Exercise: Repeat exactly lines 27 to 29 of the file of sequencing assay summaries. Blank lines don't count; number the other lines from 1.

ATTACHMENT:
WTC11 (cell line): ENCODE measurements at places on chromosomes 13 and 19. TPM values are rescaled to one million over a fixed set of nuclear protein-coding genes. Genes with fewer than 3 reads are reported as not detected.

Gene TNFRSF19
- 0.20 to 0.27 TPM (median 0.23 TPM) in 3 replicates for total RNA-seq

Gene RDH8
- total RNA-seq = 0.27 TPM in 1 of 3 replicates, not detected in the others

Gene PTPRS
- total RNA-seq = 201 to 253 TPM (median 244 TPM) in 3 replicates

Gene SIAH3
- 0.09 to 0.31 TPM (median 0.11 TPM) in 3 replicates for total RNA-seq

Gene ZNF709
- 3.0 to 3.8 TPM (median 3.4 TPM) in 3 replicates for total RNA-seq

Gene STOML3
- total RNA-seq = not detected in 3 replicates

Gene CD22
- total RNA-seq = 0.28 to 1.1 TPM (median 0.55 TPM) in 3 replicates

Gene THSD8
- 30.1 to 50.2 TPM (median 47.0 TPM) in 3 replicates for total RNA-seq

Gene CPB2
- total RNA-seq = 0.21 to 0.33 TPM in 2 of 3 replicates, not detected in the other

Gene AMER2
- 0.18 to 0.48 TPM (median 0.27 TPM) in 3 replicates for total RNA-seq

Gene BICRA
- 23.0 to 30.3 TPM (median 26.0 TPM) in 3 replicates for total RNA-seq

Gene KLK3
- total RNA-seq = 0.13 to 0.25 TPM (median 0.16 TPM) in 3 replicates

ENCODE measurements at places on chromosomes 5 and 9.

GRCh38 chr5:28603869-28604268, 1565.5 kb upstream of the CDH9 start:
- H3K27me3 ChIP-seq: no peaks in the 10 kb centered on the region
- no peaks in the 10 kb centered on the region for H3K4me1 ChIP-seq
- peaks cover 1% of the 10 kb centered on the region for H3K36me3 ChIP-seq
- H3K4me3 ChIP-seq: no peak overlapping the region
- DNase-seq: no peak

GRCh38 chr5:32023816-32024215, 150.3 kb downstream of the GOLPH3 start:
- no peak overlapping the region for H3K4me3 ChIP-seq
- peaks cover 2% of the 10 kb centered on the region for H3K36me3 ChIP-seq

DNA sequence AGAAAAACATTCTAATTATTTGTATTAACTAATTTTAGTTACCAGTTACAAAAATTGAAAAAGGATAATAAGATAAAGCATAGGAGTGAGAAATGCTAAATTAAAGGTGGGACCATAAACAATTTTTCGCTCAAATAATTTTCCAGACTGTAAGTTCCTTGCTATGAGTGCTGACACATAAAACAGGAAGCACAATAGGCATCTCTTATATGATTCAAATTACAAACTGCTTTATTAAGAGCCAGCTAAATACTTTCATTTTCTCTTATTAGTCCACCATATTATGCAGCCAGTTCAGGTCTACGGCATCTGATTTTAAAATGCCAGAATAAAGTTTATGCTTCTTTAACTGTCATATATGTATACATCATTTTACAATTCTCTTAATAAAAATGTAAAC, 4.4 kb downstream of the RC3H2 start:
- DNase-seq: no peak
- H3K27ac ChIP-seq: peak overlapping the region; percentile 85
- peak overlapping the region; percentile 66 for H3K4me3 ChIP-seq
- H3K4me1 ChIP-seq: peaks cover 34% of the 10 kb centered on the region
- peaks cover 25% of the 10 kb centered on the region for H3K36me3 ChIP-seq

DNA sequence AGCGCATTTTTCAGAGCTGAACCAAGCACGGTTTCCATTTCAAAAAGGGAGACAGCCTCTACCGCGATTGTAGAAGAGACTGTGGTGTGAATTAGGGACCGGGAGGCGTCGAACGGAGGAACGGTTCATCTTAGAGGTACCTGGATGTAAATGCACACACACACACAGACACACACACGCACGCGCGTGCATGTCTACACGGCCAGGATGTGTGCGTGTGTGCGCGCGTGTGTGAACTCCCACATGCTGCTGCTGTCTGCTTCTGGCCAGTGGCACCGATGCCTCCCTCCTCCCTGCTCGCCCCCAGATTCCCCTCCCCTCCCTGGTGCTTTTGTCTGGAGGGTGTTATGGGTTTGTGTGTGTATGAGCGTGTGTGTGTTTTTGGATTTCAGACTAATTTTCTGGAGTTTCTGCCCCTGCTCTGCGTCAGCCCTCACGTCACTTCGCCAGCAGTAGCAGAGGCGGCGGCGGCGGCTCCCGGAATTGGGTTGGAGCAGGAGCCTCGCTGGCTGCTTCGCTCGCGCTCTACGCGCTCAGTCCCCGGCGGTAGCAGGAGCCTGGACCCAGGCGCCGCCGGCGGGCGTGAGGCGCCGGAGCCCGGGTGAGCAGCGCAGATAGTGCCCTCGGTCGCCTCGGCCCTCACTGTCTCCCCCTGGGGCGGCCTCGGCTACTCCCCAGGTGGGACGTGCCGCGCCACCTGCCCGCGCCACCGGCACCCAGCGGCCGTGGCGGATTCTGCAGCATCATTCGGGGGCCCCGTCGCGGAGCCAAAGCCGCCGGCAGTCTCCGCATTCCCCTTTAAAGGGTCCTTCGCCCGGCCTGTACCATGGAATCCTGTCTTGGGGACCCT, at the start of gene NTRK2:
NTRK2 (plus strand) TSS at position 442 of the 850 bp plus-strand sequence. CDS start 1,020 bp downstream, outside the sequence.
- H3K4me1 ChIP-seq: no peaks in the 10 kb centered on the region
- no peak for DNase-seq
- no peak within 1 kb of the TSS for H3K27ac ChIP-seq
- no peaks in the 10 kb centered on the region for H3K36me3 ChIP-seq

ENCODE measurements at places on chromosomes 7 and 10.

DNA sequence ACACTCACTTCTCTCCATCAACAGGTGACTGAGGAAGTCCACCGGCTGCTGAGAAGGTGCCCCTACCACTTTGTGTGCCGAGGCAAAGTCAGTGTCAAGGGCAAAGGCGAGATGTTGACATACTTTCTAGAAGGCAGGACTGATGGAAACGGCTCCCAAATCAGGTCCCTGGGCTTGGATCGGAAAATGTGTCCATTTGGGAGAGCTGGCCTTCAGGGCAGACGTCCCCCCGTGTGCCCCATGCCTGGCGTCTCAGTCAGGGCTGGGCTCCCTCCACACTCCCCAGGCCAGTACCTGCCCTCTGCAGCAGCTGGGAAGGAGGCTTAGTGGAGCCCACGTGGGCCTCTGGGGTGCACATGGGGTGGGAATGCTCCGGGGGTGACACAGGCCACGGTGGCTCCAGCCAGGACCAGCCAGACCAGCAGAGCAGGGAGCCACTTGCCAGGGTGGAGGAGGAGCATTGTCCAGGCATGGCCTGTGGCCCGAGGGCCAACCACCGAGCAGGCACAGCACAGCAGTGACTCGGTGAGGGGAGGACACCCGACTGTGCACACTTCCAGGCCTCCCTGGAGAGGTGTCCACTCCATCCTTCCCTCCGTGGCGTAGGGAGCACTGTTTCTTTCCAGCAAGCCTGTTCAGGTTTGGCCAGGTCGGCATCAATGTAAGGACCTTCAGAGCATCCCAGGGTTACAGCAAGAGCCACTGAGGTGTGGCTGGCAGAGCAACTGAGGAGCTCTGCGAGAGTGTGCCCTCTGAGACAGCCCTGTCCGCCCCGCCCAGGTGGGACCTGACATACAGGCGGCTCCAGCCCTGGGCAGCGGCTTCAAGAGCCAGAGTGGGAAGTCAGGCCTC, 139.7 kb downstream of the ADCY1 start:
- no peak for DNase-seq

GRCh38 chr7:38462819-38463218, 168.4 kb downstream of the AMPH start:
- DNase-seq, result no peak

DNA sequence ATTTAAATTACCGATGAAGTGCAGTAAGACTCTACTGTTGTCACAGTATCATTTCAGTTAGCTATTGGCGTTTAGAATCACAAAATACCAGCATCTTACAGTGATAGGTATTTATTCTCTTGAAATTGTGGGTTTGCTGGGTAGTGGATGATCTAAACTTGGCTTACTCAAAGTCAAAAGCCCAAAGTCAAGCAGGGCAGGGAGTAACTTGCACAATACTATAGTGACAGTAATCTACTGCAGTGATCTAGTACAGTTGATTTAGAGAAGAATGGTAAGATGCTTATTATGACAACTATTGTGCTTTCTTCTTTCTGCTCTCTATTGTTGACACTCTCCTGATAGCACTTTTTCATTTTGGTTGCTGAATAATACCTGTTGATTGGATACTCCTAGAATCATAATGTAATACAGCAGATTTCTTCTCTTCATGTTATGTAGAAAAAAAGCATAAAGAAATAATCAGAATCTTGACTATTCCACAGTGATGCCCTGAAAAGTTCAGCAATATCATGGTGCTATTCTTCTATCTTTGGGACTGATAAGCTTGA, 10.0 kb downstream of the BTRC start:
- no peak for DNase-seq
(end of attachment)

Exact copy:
GRCh38 chr5:28603869-28604268, 1565.5 kb upstream of the CDH9 start:
- H3K27me3 ChIP-seq: no peaks in the 10 kb centered on the region
- no peaks in the 10 kb centered on the region for H3K4me1 ChIP-seq